On February 9, 2004, St. Nersess Armenian Seminary in New Rochelle, NY hosted an evening in honor of Professor Nina Garsoian, Emerita of Columbia University in New York. His Eminence Abp. Khajag Barsamian, Primate of the Eastern Diocese of North America presided over the evening. Abp. Barsamian was himself a student in the Armenian Studies program at Columbia University when Prof. Garsoian headed it in the 1980's.
It is common knowledge that Prof. Garsoian is one of the greatest thinkers, writers and teachers of our age and a preeminent authority on ancient Armenian history. As a faculty member at Smith College, as a Dean at Princeton University and then as head of the Armenian Studies Department at Columbia University, in addition to her activities as a board member of the Ford Foundation and other organizations concerned with learning and culture, she has played an influential role in the life of higher education in America, and especially to the Armenian community.
What is not so well known is the part she played in forming the Seminary's relationship with its sister institution, St. Vladimir Orthodox Theological Seminary, when St. Nersess first moved from Evanston, IL. Thanks to her work with Abp. Tiran Nersoyan in those early days, St.. Nersess and St. Vladimir have enjoyed many years of fruitful cooperation.
It was thus especially fitting that the Dean and Professor of Church History at St. Vladimir's, Professor John Erickson, and his wife Helen were present for the evening, as was Prof. John Behr, Associate Professor of Patristics. In addition to the St. Nersess Seminary staff and student body, four members of the Seminary board were present: Rev. Fr. Karekin Kasparian, Rev. Fr. Garabed Kochakian, Mrs.Artemis Nazerian, and Mrs. Elise Antreassian-Bayizian. It was a pleasure to also welcome two of Prof. Garsoian's long-time friends, Prof. Norma Phillips (retired) of Queens College and Mr. Stephen Schneiderman. Formerly of Smith College.
The evening opened with Vespers in the Seminary chapel, presided over by His Eminence Abp. Barsamian and assisted by the guest clergy and nine St. Nersess seminarians. After the service, an informal time of wine, hors d'oeuvres and conversation was enjoyed. Mrs. Adrienne Kachadourian of Binghamton, NY provided music on the harp. A festive dinner followed, prepared by the Women's Guild of St. Gregory the Illuminator Armenian Church in White Plains, who generously donated their time and talents to make the evening an especially pleasant one. The Very Rev. Fr. Daniel Findikyan, Dean of the Seminary, offered opening remarks, and introduced the prominent guests.
At the conclusion of the dinner, Professor Abraham Terian, Academic Dean of St. Nersess, introduced the evening's first three speakers. Dr. Ervine stressed the many fields into which Prof. Garsoian's students have entered: teaching, the ordained ministry, art, architecture, restoration and library science, as well as Armenian history and Armenian philology. Dr. La Porta reviewed Professor Garsoian's main contribution to the world of Armenian learning, while Dr. Mathews emphasized her intellectual and spiritual generosity, her devotion to teaching, and the high quality of her personal friendship toward her students.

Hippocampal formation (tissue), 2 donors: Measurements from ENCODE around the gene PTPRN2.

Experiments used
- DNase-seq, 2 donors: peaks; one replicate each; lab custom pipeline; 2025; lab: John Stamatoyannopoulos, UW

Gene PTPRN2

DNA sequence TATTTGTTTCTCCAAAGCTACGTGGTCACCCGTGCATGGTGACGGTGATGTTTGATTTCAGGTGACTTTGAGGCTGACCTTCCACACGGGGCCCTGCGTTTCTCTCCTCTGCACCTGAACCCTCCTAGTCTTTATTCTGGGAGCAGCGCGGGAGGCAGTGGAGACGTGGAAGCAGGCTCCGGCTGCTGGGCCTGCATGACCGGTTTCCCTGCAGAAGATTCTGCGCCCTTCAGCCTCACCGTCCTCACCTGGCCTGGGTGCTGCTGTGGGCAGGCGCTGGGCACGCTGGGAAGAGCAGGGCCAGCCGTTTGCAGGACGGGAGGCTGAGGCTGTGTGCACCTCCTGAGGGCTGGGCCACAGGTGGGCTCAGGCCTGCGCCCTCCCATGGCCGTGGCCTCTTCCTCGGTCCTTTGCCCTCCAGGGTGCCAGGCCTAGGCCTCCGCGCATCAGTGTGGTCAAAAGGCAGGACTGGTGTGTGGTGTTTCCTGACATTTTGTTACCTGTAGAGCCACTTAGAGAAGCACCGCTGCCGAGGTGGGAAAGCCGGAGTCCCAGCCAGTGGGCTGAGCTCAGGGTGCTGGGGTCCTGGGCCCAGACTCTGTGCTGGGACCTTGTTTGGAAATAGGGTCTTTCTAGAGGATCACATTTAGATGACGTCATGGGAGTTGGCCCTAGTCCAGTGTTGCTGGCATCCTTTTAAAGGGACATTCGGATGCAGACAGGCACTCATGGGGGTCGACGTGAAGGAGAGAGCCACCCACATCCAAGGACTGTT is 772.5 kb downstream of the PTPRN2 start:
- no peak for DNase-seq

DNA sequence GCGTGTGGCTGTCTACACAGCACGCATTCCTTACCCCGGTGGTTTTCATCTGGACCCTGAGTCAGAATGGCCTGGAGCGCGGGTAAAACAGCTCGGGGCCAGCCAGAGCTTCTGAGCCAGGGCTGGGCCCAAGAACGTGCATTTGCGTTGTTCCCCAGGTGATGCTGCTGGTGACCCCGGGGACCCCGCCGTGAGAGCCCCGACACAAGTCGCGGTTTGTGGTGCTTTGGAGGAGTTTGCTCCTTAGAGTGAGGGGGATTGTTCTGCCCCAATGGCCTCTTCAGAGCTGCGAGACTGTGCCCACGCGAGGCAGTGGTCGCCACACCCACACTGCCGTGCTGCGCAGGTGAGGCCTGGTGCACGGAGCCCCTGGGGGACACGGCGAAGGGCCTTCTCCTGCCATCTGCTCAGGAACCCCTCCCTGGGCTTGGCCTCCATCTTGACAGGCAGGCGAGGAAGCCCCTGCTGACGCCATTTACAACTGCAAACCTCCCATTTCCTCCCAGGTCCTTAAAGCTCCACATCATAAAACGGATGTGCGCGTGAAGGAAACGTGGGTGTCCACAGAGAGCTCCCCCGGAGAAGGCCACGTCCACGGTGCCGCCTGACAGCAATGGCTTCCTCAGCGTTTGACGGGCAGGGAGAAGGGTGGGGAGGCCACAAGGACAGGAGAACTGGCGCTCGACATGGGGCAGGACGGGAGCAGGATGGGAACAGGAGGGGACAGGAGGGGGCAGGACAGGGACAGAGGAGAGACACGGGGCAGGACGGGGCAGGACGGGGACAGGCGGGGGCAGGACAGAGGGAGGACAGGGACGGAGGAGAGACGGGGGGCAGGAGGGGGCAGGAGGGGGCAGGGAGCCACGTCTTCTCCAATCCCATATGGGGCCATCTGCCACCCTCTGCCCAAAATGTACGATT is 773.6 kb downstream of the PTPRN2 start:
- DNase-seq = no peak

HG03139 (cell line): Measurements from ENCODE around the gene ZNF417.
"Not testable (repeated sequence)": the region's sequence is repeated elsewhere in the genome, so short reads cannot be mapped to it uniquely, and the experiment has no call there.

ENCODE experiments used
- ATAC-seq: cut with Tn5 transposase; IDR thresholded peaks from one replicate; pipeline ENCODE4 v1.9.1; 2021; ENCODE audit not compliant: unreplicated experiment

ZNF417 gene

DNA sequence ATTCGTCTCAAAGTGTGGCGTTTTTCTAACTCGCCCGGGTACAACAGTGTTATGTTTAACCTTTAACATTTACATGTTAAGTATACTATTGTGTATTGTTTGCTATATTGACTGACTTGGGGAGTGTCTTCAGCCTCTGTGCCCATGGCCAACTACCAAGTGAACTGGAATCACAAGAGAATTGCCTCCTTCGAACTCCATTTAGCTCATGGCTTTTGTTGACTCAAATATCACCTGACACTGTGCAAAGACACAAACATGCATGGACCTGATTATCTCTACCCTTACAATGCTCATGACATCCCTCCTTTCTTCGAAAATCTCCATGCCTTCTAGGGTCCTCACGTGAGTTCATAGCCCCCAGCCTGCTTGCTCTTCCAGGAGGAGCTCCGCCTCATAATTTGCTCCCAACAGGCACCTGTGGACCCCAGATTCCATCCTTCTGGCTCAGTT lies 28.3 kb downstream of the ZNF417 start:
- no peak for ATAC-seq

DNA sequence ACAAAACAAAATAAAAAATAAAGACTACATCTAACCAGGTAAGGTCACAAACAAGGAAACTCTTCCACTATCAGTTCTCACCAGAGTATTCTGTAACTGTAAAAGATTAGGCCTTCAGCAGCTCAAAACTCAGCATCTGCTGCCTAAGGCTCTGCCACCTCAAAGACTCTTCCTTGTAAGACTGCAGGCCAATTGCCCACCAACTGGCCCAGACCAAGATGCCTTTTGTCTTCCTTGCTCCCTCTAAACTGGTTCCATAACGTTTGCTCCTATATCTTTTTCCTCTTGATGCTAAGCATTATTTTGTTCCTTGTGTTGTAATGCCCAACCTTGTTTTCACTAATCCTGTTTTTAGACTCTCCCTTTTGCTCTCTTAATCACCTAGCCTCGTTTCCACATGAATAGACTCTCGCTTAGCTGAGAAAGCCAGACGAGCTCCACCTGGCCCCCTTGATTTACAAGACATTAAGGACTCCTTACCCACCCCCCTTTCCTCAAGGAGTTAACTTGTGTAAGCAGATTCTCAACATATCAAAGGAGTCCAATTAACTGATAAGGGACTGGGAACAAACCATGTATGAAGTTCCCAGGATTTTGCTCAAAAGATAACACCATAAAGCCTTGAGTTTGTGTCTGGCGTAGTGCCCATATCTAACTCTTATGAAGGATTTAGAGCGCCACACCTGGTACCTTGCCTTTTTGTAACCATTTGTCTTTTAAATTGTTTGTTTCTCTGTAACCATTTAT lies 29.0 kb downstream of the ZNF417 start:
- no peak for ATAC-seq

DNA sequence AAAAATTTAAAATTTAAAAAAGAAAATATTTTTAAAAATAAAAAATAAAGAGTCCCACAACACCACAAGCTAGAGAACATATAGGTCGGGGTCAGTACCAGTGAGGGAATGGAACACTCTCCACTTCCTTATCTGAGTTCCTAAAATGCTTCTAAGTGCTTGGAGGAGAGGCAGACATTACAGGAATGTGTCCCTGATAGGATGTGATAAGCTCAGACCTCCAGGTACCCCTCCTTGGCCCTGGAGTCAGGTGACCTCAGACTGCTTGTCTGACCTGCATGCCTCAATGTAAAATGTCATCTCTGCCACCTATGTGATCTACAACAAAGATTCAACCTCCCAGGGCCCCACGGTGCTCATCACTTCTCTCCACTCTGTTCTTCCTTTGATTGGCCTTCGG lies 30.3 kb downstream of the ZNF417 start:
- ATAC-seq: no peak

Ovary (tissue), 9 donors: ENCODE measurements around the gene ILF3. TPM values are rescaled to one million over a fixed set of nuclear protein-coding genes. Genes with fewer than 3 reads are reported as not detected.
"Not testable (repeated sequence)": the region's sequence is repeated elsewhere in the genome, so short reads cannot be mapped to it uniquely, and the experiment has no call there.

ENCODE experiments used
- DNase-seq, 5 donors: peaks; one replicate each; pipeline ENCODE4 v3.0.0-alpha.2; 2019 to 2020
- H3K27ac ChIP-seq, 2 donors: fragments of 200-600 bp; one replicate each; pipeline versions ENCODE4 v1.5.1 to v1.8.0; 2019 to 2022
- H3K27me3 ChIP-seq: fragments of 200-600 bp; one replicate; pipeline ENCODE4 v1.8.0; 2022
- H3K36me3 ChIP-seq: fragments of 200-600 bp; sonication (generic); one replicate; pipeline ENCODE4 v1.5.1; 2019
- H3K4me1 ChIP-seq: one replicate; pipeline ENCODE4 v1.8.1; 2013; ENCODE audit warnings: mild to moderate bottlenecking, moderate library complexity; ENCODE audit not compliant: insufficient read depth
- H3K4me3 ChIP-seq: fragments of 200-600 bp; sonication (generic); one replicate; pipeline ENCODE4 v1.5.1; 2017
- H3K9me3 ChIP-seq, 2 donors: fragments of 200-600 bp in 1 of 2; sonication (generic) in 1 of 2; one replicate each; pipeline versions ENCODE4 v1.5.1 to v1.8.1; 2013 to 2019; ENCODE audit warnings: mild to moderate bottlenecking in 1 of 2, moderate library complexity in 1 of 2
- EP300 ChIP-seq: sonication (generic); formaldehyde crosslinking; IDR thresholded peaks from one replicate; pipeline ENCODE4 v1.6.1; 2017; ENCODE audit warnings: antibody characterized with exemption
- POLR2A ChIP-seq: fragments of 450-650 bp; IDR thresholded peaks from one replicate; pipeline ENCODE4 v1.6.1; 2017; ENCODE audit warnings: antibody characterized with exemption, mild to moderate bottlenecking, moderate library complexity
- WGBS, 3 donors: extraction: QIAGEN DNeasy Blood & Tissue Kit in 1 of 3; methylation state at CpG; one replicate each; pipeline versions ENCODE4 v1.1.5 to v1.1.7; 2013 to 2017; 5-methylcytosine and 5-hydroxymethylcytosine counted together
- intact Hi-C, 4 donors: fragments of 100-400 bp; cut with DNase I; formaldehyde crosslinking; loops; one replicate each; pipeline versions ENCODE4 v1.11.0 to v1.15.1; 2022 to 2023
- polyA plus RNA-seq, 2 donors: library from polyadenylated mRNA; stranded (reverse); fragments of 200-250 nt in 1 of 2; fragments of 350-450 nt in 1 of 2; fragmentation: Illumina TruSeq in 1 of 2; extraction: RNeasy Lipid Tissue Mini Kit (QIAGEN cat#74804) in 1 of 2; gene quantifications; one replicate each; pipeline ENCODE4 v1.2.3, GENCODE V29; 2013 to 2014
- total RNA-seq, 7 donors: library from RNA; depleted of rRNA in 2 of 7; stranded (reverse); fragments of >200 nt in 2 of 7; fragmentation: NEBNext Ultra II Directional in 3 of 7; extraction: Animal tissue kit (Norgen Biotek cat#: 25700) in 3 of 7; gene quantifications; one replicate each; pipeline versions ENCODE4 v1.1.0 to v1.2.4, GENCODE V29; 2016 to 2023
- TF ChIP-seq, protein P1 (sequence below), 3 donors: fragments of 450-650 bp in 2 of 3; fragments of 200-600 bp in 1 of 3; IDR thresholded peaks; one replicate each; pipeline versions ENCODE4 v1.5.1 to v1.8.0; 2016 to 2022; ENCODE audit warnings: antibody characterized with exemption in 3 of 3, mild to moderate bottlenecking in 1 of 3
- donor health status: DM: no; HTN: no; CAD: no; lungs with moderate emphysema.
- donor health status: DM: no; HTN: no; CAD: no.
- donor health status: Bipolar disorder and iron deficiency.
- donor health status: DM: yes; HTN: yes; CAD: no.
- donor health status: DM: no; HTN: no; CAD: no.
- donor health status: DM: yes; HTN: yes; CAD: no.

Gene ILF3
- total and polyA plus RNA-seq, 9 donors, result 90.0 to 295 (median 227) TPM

Professor Garsoian's own words were the high point of the evening. She had been asked to speak on the development of her thoughts and research in Armenian history over the years. With typical modesty, she stated that her many achievements were the result of "forces beyond her control". Bilingual from birth, she was fascinated from the onset by language, and by names, a fascination which led her to begin examining the Persian origins of many famous Armenian names; for instance, those in the Mamikonian clan. First a scientist and a pianist, she progressed through archeology to history, bringing with her the eye of a painter's daughter, an attention to detail, and a sound imagination. Finding that there was no one teaching Armenian in America, she taught herself as, in some ways, we all must: "in the final analysis, everyone is self taught."
Professor Garsoian emphasized that the study of history, including Armenian history, is a "house with many mansions," a discipline with many aspects. It requires "an enormous leap of the imagination into a world that is not our own." But that leap should not have as its starting point any pre-conceived notion or what conclusions one must reach. In other words, the study of history is never to serve any hidden agenda. The presence of such agendas, she concluded jeopardizes the future of Armenian studies.
At the conclusion of Prof. Garsoian's talk, Prof. Terian presented her with a list of her students and colleagues who will be contributing articles to a special number of the St. Nersess Theological Review to be published in her honor. The special number will appear early in 2005.
His Eminence Abp. Khajag Barsamian officially closed the evening with is own personal remarks on the importance of Prof. Garsoian's long career. However, dessert and coffee provided further opportunities for the guests to congratulate Prof. Garsoian before their departure.
St. Nersess Armenian Seminary looks forward to honoring other prominent servants of Armenian culture who have had formative roles in the Seminary's history.